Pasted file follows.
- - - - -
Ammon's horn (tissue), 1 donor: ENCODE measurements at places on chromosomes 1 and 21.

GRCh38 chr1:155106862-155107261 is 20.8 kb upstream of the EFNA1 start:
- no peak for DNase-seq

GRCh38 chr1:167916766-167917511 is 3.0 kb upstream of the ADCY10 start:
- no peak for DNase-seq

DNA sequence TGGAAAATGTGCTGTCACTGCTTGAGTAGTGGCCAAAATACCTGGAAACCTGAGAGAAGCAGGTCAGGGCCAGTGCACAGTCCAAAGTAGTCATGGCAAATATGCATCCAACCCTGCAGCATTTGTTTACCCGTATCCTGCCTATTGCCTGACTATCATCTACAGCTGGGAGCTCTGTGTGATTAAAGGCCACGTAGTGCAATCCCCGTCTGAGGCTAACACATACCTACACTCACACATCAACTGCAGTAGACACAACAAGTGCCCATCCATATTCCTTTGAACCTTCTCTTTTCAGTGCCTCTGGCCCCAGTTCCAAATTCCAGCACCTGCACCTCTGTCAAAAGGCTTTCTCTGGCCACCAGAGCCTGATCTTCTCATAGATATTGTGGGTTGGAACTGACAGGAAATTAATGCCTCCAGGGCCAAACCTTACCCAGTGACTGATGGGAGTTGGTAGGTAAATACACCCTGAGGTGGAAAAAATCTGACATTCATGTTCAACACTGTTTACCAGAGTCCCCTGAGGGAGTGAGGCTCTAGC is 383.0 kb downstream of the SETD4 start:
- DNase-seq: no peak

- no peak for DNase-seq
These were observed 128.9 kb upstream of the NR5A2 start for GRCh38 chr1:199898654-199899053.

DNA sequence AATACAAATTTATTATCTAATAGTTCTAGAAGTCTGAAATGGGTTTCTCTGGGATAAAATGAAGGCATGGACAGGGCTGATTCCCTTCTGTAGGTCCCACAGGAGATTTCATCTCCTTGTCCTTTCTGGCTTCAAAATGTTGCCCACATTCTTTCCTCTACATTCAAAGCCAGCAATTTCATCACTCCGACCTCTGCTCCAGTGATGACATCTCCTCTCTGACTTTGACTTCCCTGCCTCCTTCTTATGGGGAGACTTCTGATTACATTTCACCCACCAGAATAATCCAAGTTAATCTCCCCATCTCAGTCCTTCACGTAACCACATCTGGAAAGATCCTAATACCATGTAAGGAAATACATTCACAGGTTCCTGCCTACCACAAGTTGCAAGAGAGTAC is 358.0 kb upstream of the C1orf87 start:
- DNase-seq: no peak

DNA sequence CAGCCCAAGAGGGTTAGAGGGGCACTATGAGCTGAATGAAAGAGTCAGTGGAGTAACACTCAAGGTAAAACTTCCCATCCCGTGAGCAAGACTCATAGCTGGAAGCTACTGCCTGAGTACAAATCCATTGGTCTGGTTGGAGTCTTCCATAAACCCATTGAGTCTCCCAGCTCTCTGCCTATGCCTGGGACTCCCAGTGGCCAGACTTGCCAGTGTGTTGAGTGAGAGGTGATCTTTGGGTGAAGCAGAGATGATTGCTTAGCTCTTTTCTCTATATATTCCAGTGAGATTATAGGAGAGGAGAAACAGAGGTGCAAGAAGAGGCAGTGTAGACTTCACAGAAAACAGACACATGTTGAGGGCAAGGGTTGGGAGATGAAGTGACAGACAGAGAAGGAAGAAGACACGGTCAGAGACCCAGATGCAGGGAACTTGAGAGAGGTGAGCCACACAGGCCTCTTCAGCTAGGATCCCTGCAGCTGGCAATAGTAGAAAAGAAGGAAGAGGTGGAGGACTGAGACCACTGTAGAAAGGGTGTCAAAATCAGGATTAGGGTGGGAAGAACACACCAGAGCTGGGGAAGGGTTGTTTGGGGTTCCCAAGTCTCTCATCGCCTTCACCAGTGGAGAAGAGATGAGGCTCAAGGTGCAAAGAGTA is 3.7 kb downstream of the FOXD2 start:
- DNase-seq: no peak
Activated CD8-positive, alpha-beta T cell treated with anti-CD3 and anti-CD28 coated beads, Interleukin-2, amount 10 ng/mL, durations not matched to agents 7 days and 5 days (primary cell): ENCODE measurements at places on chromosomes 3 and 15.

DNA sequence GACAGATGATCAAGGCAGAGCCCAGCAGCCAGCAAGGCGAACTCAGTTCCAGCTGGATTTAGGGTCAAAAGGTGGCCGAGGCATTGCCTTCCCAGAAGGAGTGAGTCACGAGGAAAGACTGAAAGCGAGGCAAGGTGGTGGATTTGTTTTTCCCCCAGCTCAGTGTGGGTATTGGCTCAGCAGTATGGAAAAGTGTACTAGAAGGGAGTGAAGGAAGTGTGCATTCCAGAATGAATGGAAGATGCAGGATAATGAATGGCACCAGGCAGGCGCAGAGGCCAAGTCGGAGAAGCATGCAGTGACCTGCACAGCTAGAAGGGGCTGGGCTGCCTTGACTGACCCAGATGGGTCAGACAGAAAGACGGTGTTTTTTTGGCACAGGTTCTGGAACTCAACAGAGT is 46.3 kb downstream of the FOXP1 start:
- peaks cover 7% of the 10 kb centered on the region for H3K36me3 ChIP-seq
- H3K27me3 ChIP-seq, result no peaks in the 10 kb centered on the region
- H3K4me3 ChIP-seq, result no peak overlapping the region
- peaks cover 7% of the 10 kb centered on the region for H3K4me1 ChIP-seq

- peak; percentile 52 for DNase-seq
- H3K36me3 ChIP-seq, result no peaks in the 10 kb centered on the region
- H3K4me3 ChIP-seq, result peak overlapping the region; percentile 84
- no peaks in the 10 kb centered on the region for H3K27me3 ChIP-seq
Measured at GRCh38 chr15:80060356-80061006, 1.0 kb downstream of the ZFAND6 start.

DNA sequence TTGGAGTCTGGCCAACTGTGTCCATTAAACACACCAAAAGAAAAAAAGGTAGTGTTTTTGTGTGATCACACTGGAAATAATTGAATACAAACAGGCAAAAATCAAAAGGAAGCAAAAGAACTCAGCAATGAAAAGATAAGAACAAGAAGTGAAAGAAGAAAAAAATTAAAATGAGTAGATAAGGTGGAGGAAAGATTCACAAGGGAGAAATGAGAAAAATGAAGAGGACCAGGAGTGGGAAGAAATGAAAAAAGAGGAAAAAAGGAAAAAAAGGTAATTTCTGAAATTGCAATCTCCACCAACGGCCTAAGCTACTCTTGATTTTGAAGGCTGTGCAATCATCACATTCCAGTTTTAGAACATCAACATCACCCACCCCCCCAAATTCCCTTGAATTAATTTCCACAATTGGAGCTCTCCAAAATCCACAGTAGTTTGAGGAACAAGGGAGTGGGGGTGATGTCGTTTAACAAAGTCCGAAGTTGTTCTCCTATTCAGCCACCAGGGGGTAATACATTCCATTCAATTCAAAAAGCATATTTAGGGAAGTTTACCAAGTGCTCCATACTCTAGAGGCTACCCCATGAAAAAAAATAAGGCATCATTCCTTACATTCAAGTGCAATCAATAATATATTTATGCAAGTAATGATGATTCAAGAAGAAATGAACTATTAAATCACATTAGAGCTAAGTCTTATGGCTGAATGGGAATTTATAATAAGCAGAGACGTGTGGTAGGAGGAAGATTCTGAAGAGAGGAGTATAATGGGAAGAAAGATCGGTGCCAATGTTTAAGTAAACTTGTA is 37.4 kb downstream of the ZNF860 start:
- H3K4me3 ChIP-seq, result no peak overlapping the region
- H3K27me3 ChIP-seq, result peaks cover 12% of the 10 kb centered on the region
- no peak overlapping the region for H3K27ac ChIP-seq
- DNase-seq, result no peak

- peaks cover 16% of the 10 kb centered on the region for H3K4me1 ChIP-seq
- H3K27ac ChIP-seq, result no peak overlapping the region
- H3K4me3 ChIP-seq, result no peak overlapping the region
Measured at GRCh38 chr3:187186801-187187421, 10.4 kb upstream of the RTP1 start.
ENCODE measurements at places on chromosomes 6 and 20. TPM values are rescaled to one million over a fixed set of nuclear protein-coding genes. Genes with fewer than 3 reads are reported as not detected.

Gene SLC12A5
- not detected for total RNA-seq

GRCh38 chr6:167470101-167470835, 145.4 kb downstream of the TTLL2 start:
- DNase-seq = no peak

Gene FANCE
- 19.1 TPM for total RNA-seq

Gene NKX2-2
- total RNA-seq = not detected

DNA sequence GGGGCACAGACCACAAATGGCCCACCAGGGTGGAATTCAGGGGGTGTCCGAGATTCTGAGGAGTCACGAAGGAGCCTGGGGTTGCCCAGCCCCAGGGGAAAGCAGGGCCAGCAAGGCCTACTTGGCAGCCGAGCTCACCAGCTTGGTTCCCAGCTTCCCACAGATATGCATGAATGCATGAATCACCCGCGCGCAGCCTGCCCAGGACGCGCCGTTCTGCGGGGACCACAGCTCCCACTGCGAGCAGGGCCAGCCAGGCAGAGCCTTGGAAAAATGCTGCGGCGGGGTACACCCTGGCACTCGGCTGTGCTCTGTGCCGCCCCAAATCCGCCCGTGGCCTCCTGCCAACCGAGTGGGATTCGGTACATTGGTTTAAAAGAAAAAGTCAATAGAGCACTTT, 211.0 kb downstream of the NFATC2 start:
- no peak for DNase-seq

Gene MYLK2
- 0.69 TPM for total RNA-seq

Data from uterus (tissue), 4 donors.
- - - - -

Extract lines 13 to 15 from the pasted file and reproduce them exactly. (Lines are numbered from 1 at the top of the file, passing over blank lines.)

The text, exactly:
- DNase-seq: no peak
Activated CD8-positive, alpha-beta T cell treated with anti-CD3 and anti-CD28 coated beads, Interleukin-2, amount 10 ng/mL, durations not matched to agents 7 days and 5 days (primary cell): ENCODE measurements at places on chromosomes 3 and 15.

DNA sequence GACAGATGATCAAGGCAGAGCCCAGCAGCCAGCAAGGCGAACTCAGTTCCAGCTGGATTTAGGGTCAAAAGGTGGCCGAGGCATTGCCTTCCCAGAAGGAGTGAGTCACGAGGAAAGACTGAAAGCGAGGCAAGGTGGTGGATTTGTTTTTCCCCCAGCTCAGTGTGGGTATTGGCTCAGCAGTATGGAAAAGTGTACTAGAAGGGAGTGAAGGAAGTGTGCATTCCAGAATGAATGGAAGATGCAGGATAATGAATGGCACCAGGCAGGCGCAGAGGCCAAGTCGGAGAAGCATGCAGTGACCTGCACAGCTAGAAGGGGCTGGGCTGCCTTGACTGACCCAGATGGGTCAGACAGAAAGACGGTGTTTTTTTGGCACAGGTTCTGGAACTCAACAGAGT is 46.3 kb downstream of the FOXP1 start: